YE: (Through interpreter) Everyone's caring about each other. We chat with each other.

FENG: New cases of the virus across China have dramatically dropped over the last two weeks, and recovery rates are climbing. But critics of China's mass quarantine methods say they risk cross-contamination between healthy and infected patients.

WEI WEI: (Through interpreter) I was not confident at all about the place because I was put with people who also had not been screened.

FENG: When Wei Wei (ph) developed a fever, he was told to go to a mass quarantine center. He was assigned to a room with three other people while he waited for screening results. The next day, one of them tested positive for the virus.

WEI: (Through interpreter) I think it's still a governance and resource issue. There are just too many people and not enough medical staff to care for them all.

FENG: But Wei was lucky. He left quarantine for 18 days because his symptoms disappeared. But such mix-ups - putting healthy and infected people together - might happen again. Wuhan's freshly minted party chief is ordering one last all-out push to identify all new virus cases. Officials have gone door-to-door, checking up on anyone who reported symptoms or had close contact. Anyone suspected with the virus must be put in quarantine or medical observation.

LIN YEUNG: From my point of view, it's quite dangerous because that's increased the chance of cause infection.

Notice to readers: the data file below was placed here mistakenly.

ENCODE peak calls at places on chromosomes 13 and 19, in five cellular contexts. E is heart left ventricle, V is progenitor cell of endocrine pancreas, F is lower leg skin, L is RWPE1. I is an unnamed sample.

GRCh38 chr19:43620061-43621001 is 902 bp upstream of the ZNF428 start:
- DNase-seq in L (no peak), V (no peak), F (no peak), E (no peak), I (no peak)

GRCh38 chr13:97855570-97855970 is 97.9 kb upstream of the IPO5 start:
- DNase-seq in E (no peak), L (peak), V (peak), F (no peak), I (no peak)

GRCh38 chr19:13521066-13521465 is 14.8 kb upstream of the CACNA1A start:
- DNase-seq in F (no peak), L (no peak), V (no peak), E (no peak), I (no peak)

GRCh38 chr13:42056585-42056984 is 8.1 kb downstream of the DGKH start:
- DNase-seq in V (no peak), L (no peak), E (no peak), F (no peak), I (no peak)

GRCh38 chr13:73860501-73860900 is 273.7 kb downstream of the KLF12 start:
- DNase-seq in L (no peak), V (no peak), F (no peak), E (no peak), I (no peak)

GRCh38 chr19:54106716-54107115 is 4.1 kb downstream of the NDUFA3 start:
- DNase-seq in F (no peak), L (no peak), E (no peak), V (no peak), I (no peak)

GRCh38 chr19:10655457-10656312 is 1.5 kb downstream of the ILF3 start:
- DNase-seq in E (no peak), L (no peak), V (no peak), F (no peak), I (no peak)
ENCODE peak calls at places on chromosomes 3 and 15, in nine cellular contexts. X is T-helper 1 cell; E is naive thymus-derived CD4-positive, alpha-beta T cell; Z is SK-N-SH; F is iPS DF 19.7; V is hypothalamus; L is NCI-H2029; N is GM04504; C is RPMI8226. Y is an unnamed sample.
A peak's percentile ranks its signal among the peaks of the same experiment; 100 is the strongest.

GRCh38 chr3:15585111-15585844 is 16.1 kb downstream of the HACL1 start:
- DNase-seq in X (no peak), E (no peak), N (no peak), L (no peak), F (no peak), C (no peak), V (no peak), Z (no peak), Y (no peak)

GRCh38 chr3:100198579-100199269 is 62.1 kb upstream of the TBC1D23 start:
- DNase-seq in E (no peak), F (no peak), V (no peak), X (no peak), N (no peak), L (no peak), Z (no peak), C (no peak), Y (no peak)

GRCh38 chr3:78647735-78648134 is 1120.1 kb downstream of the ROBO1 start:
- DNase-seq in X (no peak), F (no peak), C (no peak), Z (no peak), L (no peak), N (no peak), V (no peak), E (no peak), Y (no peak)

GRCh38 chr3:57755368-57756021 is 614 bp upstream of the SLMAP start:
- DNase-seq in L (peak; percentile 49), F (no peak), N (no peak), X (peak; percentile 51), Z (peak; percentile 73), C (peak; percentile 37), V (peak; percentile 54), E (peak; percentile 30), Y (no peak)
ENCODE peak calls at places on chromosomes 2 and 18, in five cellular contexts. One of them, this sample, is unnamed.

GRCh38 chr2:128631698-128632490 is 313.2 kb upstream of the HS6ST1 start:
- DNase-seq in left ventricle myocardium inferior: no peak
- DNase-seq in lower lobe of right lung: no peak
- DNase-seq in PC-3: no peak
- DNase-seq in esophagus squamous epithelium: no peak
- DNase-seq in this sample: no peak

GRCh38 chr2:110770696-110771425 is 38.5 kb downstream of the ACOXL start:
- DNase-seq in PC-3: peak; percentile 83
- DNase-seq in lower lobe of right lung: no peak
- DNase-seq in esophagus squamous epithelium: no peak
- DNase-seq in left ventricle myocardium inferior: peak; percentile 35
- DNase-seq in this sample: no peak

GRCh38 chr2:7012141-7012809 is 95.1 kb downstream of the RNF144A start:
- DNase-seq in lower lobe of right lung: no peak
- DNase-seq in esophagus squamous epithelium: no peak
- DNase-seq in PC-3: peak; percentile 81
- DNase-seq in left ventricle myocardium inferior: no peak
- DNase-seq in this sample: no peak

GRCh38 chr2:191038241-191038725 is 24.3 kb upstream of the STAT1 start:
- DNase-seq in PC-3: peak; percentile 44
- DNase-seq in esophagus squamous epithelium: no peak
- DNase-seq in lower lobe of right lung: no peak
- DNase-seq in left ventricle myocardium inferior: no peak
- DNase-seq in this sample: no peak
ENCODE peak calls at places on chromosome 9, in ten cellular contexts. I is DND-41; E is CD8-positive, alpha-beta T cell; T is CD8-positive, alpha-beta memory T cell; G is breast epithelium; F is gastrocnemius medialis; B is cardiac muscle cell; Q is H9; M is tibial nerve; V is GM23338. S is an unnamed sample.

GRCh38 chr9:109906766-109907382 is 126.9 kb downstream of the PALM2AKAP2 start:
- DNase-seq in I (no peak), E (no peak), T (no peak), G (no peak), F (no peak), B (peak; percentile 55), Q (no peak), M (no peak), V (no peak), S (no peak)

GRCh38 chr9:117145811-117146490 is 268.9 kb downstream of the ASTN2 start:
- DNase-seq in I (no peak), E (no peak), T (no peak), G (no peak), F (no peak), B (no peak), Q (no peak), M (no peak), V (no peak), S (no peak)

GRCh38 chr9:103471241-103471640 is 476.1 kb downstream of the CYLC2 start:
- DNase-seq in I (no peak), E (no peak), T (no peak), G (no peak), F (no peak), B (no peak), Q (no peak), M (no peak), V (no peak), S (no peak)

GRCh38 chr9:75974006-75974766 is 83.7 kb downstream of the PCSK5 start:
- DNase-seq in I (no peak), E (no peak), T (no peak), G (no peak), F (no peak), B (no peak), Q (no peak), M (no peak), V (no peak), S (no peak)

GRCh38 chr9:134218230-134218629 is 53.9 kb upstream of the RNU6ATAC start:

FENG: Lin Yeung (ph) is an epidemiologist at Hong Kong University and currently based in Wuhan, where she's been tracking the outbreak.

YEUNG: There is lot of other viruses, right? It's the peak season for flu. You mix every, you know, different things together, and there are - some suspected cases could be the confirmed cases later. But - so before that, nobody knows, and you cannot mix them up.

FENG: But because entire families have been infected by the new coronavirus, some are forced to make tough choices even after quarantine. Twenty-six-year-old screenplay writer Wu Shan Ju is staying in a quarantine center now. She's almost recovered but decided to move to a hospital for more severe coronavirus cases because nurses recommended she care for her critically infected grandmother there.

WU SHAN JU: (Through interpreter) I haven't told my father yet. He didn't want me to go to the hospital, but I have to take care of my grandma.

FENG: Wu says she feels scared to go to the hospital and conflicted because there is no right choice.

Emily Feng, NPR News, Beijing.

(SOUNDBITE OF RHYE SONG, "ONE OF THOSE SUMMER DAYS")

Copyright © 2020 NPR. All rights reserved. Visit our website terms of use and permissions pages at www.npr.org for further information.

NPR transcripts are created on a rush deadline by Verb8tm, Inc., an NPR contractor, and produced using a proprietary transcription process developed with NPR. This text may not be in its final form and may be updated or revised in the future. Accuracy and availability may vary. The authoritative record of NPR’s programming is the audio record.